a touch of controversy

Pay by Touch founder and CEO files for personal bankruptcy, facing a backlash from investors and employees.

Just two weeks ago, Convenience Store Decisions  reported that Shell Oil became the first gasoline retailer in the world to adopt Pay by Touch’s biometric payment technology at its pumps and inside convenience stores to add more convenience and security to customer transactions.

However, the project may be in doubt as Pay by Touch founder and CEO John Rogers was forced into personal bankruptcy stemming from several court battles on the East and West coasts that include an involuntary bankruptcy petition filed against the company by three employees.

For now, Karyn Leonardi-Cattolica, a spokesperson for Shell’s external affairs and issues management, told CSD ”the pilot at our 10 branded sites in Chicago is proceeding as planned.” The oil company declined to speculate on the project should Pay by Touch follow Rogers into Chapter 11.

Further fanning the flames, an investment firm claims the employees’ bankruptcy petition is a move by Rogers’ supporters to help him keep control of the 5-year-old San Francisco-based company, the San Francisco Business Times reported.

The fingerprint scanning company, regarded as a promising young retail technology firm, faces claims from four employees who say they are owed at least $60,000 in back wages. The employees filed a petition for involuntary bankruptcy against Solidus Networks, which does business as Pay by Touch, on Oct. 31, the same day Rogers filed for Chapter 11 protection, according to the report. Rogers and the company also face two recent lawsuits from former executives and allegations from a major investor that Rogers improperly fired independent board members.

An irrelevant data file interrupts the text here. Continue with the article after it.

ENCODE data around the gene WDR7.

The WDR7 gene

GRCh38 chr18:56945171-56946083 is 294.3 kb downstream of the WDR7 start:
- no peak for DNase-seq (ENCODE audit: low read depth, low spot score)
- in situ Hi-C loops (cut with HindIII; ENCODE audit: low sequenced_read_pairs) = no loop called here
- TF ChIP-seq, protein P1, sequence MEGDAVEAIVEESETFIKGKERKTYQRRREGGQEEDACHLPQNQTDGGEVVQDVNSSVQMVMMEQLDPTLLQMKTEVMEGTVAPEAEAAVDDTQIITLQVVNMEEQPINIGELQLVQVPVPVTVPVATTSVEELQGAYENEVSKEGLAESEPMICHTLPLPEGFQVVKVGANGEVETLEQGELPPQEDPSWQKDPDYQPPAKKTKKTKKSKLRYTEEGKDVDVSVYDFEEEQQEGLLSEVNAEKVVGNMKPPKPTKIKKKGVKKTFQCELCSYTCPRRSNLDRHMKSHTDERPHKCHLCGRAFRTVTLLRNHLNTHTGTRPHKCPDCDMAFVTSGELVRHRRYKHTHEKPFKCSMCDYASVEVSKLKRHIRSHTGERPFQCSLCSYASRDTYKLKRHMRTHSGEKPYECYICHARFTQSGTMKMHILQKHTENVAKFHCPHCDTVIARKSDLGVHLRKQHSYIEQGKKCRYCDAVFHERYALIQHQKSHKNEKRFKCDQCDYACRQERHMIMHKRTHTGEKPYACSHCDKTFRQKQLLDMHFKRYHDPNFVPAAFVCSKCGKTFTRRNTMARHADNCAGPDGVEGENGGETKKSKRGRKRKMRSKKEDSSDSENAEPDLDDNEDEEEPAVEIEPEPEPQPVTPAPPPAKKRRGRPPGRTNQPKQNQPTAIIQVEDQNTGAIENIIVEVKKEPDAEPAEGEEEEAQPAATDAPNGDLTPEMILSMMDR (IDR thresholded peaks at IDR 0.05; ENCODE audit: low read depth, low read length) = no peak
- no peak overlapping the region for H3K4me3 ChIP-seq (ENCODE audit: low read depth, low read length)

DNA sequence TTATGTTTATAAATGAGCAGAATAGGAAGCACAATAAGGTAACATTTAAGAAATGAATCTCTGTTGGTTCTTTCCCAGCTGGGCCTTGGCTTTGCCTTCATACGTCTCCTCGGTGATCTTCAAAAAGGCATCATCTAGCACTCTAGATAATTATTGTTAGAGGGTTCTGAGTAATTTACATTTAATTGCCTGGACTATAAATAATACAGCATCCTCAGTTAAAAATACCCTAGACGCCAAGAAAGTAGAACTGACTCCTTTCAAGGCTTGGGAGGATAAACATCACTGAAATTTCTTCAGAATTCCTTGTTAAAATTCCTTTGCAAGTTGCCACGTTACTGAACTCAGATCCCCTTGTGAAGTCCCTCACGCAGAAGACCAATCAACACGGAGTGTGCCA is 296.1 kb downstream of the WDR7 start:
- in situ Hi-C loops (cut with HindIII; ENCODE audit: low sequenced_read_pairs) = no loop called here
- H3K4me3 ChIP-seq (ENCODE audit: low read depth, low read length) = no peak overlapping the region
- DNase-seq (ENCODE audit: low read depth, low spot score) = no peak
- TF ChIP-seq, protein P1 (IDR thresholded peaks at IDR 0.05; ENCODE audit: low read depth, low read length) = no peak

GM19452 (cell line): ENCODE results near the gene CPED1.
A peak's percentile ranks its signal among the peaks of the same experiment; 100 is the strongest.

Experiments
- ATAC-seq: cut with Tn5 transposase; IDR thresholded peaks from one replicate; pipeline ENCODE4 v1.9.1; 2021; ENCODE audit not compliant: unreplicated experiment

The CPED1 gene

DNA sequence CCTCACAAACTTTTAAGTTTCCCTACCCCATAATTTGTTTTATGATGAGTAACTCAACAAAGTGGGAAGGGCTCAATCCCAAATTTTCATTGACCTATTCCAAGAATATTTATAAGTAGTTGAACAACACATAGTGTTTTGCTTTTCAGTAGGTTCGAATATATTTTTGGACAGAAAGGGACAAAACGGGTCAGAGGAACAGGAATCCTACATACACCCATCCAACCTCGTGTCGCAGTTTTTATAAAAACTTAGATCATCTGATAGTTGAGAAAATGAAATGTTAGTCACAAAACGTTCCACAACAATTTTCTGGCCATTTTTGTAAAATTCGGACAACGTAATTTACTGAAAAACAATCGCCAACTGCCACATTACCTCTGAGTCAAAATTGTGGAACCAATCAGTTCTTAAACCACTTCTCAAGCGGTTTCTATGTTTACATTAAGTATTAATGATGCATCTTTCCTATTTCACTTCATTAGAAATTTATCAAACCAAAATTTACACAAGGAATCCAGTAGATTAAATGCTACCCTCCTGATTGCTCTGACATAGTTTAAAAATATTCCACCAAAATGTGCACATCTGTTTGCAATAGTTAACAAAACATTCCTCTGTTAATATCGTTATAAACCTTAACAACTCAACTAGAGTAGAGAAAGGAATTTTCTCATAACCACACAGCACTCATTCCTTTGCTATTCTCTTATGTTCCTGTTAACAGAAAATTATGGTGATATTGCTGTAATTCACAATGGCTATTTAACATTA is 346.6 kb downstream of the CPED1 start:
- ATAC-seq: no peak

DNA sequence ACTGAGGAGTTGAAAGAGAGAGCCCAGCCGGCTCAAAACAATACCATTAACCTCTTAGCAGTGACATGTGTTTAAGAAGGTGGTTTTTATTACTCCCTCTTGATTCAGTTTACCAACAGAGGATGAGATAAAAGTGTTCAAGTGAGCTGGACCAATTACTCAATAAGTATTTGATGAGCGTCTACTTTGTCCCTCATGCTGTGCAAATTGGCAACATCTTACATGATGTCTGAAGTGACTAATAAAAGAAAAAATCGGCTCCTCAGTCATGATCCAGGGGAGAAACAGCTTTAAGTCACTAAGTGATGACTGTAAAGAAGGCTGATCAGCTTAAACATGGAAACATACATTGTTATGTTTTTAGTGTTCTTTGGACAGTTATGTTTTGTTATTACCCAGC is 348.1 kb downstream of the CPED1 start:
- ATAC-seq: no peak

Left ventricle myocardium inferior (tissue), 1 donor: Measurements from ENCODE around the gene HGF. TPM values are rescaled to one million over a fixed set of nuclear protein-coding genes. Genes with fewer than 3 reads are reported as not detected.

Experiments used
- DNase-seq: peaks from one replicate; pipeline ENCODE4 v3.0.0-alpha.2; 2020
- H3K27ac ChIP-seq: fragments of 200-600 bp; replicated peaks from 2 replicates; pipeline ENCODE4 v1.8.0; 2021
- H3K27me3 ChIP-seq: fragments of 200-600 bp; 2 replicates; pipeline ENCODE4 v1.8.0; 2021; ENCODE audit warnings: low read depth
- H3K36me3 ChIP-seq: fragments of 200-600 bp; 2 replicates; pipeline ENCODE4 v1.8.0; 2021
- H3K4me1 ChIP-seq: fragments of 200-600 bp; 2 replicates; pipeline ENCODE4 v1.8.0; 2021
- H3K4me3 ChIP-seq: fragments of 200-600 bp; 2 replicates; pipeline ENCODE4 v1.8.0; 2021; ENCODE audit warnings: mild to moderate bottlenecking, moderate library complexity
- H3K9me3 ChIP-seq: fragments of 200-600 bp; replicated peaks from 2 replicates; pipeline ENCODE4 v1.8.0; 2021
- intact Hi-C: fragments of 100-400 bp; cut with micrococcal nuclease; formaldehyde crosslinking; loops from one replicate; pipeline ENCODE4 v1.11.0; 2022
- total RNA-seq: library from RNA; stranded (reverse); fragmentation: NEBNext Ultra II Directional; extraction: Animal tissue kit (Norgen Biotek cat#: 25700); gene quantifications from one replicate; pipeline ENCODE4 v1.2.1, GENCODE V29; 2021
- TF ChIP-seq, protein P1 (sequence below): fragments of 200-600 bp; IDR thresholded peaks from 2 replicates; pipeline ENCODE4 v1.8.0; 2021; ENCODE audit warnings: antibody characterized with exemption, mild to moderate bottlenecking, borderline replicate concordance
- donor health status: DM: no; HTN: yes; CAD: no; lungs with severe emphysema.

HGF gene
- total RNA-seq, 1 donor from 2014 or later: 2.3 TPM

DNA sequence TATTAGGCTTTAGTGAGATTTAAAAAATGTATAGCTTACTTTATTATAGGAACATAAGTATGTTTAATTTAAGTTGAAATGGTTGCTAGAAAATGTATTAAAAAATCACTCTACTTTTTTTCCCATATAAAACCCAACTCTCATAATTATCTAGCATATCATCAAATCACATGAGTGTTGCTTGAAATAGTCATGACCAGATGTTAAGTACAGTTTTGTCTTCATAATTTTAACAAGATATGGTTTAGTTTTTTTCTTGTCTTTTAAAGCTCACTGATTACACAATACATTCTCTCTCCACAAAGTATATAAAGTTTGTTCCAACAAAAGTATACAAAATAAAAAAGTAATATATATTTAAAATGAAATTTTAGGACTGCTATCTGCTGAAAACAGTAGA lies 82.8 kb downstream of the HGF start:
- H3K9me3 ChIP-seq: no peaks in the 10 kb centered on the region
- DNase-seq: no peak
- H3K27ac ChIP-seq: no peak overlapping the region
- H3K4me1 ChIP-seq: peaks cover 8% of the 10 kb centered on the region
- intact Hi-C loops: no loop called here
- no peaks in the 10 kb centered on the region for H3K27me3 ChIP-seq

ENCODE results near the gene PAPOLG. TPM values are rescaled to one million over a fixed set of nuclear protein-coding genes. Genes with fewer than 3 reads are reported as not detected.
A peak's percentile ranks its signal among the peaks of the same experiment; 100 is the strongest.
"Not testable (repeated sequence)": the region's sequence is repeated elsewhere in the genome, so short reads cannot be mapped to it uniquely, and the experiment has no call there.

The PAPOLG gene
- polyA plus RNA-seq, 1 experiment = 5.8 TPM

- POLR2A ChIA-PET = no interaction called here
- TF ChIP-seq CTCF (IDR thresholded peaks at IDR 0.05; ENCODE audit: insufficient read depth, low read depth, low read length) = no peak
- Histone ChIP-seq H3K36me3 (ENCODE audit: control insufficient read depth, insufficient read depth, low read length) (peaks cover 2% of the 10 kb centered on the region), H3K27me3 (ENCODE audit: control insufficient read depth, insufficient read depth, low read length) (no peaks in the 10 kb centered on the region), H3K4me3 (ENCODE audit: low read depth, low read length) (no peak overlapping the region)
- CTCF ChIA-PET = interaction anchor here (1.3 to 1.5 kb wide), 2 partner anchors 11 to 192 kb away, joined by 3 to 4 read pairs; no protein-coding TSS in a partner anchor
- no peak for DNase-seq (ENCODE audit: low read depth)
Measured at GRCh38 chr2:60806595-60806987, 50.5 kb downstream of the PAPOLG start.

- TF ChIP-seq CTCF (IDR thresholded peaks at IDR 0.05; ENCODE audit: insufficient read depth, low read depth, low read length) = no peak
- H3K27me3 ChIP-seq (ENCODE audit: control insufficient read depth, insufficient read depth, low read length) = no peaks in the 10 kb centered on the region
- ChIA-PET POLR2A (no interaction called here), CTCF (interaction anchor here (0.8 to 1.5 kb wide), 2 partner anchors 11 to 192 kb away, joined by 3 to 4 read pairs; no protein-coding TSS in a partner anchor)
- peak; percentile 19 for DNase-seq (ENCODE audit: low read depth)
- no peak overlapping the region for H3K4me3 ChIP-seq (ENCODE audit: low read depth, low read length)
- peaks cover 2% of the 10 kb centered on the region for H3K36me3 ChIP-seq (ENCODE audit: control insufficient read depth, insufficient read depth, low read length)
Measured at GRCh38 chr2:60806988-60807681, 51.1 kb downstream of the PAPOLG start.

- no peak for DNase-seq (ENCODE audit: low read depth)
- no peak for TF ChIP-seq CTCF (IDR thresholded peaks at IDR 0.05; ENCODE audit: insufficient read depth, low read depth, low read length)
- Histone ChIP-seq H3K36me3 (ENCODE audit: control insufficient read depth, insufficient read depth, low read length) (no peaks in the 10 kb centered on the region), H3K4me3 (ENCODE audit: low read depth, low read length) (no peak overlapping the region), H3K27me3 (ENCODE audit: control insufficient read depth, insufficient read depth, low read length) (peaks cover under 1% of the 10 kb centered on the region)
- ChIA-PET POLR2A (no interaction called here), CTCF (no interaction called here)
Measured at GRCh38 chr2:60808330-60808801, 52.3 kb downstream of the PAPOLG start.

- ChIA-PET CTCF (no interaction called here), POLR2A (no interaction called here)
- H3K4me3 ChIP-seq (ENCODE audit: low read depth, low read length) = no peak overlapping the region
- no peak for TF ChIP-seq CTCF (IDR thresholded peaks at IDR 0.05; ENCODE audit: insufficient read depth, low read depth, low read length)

While the legal disputes raise questions about Pay by Touch’s financial viability, spokesperson Shannon Riordan said it’s business as usual for the company. “We at Pay by Touch are completely confident that this is a temporary situation, that this soon will be behind us,” she told the Business Times. She also insisted that a recent report that Pay By Touch might sell assets and exit point-of-sale biometrics is “not true.”

Riordan also notes that Pay by Touch is not in bankruptcy despite the petition by three employees claiming they’re owed about $45,000 in back wages and other compensation. “We have 20 days to figure out how we are going to respond to this bankruptcy petition,” she told the Times.

Calls to Riordan were not returned by presstime.

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